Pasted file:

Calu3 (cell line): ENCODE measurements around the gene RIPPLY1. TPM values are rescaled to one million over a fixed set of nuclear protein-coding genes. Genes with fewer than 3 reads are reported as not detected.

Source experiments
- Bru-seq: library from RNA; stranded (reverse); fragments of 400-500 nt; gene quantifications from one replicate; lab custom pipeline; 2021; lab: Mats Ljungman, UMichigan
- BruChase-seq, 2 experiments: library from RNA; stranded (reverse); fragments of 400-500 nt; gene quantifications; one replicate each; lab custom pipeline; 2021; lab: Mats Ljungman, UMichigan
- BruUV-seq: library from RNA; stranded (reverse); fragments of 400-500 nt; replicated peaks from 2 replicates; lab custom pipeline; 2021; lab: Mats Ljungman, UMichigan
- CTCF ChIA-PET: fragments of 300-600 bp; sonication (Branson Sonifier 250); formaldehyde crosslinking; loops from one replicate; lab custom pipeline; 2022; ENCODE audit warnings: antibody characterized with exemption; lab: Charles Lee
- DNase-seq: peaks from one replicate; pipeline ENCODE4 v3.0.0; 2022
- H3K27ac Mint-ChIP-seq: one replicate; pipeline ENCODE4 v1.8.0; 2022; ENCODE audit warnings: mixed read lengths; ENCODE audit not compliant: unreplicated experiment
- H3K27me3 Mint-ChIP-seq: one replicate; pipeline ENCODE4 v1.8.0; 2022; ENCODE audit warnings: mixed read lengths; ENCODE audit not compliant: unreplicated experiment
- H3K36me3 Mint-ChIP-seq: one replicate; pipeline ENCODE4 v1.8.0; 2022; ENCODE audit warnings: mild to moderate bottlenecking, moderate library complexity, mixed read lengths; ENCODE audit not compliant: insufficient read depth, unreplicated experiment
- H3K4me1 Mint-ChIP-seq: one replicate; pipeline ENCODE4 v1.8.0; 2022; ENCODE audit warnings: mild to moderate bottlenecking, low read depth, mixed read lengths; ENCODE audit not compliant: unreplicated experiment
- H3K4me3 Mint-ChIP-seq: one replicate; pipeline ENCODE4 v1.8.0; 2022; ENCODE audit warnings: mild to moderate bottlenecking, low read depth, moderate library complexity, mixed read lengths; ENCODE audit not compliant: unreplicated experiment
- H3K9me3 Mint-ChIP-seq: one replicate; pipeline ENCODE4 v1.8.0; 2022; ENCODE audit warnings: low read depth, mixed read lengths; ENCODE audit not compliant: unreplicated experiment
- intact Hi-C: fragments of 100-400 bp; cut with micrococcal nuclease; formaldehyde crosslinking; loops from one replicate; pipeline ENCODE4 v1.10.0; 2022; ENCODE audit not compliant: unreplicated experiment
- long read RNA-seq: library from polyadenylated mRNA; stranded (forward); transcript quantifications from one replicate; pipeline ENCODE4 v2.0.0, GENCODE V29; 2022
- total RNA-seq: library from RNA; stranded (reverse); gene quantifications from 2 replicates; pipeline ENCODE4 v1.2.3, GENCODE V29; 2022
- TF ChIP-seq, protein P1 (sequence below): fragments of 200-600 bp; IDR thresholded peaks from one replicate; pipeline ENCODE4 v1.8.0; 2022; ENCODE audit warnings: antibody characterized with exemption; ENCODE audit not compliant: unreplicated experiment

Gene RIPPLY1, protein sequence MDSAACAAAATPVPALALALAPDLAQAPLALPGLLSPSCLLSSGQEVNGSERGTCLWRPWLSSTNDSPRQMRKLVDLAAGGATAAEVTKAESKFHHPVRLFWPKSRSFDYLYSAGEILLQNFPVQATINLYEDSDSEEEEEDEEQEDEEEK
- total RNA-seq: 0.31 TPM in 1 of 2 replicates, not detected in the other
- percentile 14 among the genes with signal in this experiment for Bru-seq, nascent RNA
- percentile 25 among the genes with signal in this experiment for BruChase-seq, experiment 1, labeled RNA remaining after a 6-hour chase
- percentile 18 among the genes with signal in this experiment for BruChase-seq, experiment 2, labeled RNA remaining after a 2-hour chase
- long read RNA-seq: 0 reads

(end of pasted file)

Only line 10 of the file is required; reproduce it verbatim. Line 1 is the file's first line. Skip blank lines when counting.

- H3K36me3 Mint-ChIP-seq: one replicate; pipeline ENCODE4 v1.8.0; 2022; ENCODE audit warnings: mild to moderate bottlenecking, moderate library complexity, mixed read lengths; ENCODE audit not compliant: insufficient read depth, unreplicated experiment